“Humankind has not woven the web of life. We are but one thread within it. Whatever we do to the web, we do to ourselves. All things are bound together. All things connect.”
by Chief Seattle, 1854
Introduction: The people known as the Quinault Indian Nation lived on the Olympic Peninsula as members of individual family groups thousands of years before a small portion of their ancient lands became the Quinault Indian Reservation. They lived off the land in harmony with nature, their spirits acquiring strength from many bonds to the creatures and plants, which shared the environment. Material needs were met by the ocean, rivers, and land. The Tribe used chitem, the Western Red cedar, to make longhouses for shelter, canoes for transportation, baskets for storage, and clothing for their bodies. The rivers and beaches were highways to move from place to place in pursuit of food and commerce. Their longhouses, sheltering family groups, were built along the river banks convenient to the abundant salmon which were so important to their lives.
Land: The land was blessed with food and the people were one of the most successful hunting and gathering societies. They harvested fish, whales, and seals from the sea; clams, mussels, and sea bird eggs from the beaches; elk, bear, and other animals from the forests and meadows; and berries, tea and roots from the prairies. Despite the ready abundance of these foods, their lives were closely tied to the salmon which returned to the rivers each year. The runs of Chinook, coho, chum, steelhead, and blueback were the basis of the culture and economy.
Government: No formal structure of government was needed. The people relied upon tradition and loyalty and conscience for social order. Those who lived along the coast had the most contact with others who shared the same watershed drainage’s and together, they formed a loosely knit, larger body of organization that came to be regarded by other governments as a tribe.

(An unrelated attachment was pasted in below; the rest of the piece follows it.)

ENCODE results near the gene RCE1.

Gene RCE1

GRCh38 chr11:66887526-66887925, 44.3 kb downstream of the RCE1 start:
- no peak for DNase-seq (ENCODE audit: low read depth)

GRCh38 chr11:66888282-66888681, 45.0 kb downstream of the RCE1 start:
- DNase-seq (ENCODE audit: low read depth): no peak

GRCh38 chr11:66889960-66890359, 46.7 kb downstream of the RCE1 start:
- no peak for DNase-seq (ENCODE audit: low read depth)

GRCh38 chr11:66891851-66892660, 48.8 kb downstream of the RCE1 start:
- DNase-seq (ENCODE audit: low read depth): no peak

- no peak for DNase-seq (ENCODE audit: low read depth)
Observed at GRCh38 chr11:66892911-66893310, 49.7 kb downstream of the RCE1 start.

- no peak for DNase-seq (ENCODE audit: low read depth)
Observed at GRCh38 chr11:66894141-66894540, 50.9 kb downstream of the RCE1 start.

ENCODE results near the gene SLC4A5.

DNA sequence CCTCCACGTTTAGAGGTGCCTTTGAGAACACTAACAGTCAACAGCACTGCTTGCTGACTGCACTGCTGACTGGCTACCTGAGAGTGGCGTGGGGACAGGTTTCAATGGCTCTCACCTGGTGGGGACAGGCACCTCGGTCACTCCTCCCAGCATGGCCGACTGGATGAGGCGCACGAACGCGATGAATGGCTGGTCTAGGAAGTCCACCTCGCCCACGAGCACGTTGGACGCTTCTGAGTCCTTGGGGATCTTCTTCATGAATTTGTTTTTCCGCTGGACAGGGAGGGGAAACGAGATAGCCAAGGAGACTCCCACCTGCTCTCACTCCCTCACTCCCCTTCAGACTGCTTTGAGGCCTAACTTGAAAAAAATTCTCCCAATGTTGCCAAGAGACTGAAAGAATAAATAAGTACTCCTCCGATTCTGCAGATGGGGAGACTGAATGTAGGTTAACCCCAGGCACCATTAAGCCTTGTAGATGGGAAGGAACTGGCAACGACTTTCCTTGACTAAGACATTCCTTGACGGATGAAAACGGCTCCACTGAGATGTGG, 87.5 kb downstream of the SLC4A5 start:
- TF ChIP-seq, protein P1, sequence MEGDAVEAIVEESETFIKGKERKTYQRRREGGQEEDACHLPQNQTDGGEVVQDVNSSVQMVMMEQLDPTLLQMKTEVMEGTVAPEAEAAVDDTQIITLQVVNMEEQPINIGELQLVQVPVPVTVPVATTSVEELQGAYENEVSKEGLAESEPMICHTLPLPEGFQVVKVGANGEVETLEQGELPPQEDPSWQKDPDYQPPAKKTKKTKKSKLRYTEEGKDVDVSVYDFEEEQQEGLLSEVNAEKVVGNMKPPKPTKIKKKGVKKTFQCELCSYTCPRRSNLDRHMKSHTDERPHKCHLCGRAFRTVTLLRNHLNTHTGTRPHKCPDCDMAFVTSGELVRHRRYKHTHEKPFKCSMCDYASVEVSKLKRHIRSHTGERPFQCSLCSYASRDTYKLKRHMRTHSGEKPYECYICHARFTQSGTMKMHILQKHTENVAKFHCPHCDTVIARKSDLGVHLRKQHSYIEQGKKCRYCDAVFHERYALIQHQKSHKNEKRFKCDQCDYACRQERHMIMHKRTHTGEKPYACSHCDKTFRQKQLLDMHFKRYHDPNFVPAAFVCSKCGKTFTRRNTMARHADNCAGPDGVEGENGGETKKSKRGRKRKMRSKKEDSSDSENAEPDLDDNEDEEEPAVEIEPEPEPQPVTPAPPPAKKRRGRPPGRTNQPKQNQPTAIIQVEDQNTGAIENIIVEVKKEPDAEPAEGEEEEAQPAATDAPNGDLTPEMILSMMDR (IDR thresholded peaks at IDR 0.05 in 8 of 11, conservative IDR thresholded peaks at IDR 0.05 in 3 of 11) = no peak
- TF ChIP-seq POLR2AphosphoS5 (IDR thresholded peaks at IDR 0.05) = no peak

Resources: Since resources were so plentiful, farming was not essential for survival, and land ownership as such was virtually unknown. They shared the land and its resources with one another. The land was there for all to use, but it belonged to no one. There was considerable rivalry between tribes however, and territories were to be respected. The present boundaries of the Quinault Reservation were established by executive order of President Grant in 1873.
Explorers: Beginning in the late 1700 ‘s the Quinault’s way of life began to change drastically and quickly when Spanish, English, and Russian explorers searched the Pacific Coast for furs and the mythical Northwest passage.
Changing Lands: Allotments on the Quinaielt Indian Reservation in Washington began in 1905 under the General Allotment Act of 187. The first roll of 119 names was submitted in 1907, the second of 327 names in 1908, and the third of 300 names in 1910. Thus, 748 Indians were allotted on the Quinaielt reservation before the passage of the Act of March 4, 1911.
The Treaty: In 1855, the Treaty of Olympia was signed by the, Quinault, Quileute, and their bands the Hoh and Queets, they ceded nearly a third of the Olympic Peninsula to the United States in exchange for a “tract or tracts of land sufficient for their wants”. The Quinault Indian Nation was formed with the original signers of the treaty the; Quinault, Queets, Hoh, Quileute. During this time representatives, interpreters, certifiers, witnesses, and members of the Quinault Reservation took part in handling the affairs of the Quinault Reservation. The Superintendent of Indian Affairs in 1921 requested that the Quinault Tribe form a Council to administer the affairs of the Quinaielt Reservation. A Council was Elected: The first elected officers were nominated: President; Harry Shale, Secretary; Frank W. Law, Treasurer; William Garfield. The Constitution and by-laws were written. (Blanche S. McBride, Elder, and Lelani Jones-Chubby, Museum)